shut down by the main breaker, I'm not sure about that. Another
possible issue is that these UPS powered repectacles couldn't be
disconnected without access to the UPS, which you indicated would be
kept locked. I don't know if that would be a problem.
The cheap units have cheap batteries (and a cheap battery charger) and the
result may be that when the "mains" go down, that may not carry the load
long enough even to safely shut down the system.
There are "code" provisions for "separately derived" power sources. It's
no big deal. The grounding and "bonding" rules still apply.
Three phase equipment is a good idea at higher power levels. If you are
talking of a "pure" UPS (rather than a system that does a quick transfer
from mains to inverter, a 3 phase input will reduce the cost and increase
the efficiency. On the output side, a reasonably balanced 3 phase system
can provide better results at the same cost.
If you really, really want to have secure data, you want a good and well
thought out UPS.
Note that "they" make PC power supplies that take in 48 volts DC. These
can be powered directly from a battery. For most data handlling a server
applications this might be the most cost effective approach. You still
would need a "traditional" UPS for the monitors but your "power glitches" of
a few second or even hours would not cause any data loss.
Code varies from location to location, so no one can answer your question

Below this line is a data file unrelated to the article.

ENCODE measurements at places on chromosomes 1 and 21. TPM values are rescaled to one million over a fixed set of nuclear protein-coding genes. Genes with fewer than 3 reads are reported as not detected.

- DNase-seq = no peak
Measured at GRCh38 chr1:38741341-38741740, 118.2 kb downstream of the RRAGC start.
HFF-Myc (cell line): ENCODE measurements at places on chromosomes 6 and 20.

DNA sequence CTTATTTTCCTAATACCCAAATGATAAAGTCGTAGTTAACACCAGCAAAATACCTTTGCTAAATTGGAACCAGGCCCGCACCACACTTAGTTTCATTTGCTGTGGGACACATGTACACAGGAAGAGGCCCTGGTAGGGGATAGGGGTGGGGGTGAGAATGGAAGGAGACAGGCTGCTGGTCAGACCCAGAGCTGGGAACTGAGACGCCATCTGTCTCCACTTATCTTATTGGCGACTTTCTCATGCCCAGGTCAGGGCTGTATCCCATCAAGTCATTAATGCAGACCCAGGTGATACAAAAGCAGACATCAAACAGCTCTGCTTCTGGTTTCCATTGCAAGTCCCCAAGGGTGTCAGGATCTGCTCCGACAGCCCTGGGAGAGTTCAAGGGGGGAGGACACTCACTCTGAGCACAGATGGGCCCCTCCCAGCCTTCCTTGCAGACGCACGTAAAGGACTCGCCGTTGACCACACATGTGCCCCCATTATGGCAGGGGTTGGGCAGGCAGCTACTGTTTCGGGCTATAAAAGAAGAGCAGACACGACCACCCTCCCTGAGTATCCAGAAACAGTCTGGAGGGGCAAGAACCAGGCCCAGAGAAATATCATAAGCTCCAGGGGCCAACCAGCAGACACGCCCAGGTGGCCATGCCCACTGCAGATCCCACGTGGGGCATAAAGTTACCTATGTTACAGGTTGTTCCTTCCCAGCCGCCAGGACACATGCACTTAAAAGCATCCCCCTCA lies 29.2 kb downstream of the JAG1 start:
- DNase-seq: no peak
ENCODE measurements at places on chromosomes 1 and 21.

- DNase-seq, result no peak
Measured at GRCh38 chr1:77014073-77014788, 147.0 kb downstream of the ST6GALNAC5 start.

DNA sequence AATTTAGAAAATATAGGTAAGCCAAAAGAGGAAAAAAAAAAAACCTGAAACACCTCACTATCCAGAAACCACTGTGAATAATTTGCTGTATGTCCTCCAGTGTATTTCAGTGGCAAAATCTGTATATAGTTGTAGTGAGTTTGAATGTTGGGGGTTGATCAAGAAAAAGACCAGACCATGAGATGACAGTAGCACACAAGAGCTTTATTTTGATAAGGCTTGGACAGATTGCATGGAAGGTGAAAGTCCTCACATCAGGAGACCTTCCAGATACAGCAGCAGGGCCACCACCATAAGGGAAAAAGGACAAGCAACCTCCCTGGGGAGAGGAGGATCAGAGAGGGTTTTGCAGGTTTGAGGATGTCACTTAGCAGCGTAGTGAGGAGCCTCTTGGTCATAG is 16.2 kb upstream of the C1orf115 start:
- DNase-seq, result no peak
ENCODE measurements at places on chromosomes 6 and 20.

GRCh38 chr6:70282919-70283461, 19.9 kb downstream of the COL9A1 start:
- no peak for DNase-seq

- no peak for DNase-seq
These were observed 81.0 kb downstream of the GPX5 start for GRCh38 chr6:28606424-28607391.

accurately. However, most codes do not allow different electrical systems in
the same conduit and electrical boxes. A UPS in most locations would count
as a separate electric system as it would be powered when the mains are cut
off and could present a problem if someone worked on the conduit after
turning the mains off or interconnected the two power systems. I think you
would have to install a separate conduit or wiremold raceway to carry UPS
I'm so used to pulling, I didn't even think of wiremold, that I know
would be up to code. I can easily come down into each office from the
drop ceiling and still keep the plug-type UPS unit(s) locked up in the
I first thought of buying 4 separate UPS units and lock up the one for
the LAN but decided against that, costs more.
I secure the servers and LAN equipment in a separate room, so since a
UPS is becoming an integral part of the network now, I want to secure
that too. The desktop computers are less important to have on the UPS
because no critical data is on them and shut down at night, but I
would still like UPS outlets available to the 3 office cubes. I
simply dont want the LAN or server hardware accessible to anyone but
me, same with the UPS its plugged into. The servers are up 24/7,
except when the new UPS does a controlled shutdown of the servers in
the event of a power outage.
That's not taking into account wiring per code. If you could get away
with snaking extension cords through existing conduits (you can't),
then it would probably be cheaper to go with a single central unit.
What you want requires wiring that conforms to National Electrical
Code. You imply you want to do it on the cheap which means electrical
Also, include proper ventilation for heat created by all that
You'll still need the conduit above the ceiling for commercial I think
for Code w/ the wiremold on exposed walls.
If it were me, I'd probably solve the connection problem by removing the
UPS plug and making that a permanent junction box instead if going that
But, depending on the arrangement and number, I'd agree it seems the
individual units might still be simpler/cheaper depending on just how
many there are that really need the UPS.
HomeOwnersHub.com is a website for homeowners and building and maintenance pros. It is not affiliated with any of the manufacturers or service providers discussed here.
All logos and trade names are the property of their respective owners.